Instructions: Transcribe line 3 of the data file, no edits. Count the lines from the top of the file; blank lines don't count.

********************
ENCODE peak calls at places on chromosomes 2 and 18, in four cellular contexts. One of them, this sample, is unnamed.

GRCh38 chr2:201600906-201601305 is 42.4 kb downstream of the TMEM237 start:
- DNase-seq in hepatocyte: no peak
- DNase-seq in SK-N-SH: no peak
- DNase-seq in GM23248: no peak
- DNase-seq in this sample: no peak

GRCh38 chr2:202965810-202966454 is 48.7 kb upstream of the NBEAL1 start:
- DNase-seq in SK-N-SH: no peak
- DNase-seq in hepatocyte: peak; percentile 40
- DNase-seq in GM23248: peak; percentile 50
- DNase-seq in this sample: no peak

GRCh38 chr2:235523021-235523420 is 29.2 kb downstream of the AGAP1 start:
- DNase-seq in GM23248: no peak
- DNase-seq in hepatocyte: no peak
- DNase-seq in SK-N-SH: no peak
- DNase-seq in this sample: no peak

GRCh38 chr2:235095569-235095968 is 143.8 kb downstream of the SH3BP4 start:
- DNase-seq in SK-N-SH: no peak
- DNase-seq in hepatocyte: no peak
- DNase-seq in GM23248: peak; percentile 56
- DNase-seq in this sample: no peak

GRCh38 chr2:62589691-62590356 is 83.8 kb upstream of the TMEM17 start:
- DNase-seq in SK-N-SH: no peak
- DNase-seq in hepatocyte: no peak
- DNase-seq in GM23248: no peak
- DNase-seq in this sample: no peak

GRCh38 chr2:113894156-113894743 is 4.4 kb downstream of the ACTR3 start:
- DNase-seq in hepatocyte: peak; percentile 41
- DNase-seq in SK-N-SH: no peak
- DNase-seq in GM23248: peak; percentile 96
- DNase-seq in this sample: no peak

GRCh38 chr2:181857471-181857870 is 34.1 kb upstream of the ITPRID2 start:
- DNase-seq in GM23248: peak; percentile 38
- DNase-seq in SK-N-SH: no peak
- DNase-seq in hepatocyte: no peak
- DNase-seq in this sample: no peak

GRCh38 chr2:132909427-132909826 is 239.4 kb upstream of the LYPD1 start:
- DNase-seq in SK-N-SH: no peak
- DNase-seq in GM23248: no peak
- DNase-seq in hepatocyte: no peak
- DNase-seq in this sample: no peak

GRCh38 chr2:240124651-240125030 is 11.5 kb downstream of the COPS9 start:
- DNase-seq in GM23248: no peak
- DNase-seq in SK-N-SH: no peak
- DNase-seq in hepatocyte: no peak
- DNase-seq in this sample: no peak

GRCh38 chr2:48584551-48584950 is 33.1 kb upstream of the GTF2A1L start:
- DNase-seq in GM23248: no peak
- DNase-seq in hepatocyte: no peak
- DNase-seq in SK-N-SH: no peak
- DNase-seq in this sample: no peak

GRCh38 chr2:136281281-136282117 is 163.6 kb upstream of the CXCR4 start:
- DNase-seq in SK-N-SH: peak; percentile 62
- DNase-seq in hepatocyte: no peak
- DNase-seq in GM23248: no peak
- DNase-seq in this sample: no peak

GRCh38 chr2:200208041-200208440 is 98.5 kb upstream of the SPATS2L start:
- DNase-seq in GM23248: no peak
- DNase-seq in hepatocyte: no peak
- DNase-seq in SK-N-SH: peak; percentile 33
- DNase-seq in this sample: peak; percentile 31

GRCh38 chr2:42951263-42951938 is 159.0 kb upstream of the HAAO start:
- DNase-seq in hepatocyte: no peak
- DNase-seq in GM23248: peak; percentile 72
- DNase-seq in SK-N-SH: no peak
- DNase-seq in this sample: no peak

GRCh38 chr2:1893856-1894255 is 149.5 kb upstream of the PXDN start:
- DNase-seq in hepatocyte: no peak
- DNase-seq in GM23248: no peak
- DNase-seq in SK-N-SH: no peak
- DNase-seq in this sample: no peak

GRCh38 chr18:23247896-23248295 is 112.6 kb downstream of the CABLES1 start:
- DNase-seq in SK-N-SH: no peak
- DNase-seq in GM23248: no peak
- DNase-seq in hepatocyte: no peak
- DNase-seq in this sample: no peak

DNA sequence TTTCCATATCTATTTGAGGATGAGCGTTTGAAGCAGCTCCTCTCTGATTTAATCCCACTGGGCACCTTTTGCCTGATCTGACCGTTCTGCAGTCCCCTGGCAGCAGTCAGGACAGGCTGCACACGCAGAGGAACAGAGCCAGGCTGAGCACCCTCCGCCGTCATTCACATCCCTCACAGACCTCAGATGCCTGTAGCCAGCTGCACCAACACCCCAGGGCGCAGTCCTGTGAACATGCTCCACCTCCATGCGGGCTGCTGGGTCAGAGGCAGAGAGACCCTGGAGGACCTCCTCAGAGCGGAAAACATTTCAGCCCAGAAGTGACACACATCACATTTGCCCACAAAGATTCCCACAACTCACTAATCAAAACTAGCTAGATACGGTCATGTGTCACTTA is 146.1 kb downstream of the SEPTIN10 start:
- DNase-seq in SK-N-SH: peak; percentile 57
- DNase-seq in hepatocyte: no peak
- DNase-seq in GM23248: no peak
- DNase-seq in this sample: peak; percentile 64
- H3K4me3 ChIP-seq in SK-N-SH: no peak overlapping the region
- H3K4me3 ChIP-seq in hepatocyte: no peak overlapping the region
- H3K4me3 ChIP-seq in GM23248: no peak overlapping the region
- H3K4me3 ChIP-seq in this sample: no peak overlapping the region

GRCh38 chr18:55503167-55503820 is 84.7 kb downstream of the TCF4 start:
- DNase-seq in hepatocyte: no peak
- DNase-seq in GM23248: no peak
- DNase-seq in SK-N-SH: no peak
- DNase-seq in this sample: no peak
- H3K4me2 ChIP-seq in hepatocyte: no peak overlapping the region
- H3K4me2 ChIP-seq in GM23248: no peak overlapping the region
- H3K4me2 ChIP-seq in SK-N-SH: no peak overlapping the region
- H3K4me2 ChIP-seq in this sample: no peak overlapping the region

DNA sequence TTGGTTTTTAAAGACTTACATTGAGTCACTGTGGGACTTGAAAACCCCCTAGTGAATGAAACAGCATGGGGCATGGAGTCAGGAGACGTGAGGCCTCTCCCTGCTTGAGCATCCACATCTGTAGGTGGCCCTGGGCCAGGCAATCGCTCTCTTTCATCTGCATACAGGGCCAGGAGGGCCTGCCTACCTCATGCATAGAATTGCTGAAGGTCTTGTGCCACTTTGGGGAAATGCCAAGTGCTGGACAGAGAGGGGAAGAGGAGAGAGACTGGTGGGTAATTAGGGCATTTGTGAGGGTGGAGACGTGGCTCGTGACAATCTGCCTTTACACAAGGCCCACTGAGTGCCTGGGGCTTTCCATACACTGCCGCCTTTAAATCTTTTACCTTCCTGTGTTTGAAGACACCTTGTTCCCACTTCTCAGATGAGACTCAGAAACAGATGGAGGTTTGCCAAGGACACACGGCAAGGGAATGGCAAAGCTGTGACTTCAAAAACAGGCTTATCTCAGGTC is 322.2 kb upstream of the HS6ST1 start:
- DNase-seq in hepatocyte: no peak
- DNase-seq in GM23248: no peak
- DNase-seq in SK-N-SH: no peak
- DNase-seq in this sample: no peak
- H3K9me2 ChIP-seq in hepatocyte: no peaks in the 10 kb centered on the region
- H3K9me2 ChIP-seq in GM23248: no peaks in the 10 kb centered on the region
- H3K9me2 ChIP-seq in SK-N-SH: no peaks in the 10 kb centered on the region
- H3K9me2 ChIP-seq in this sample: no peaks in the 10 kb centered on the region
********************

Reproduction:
- DNase-seq in hepatocyte: no peak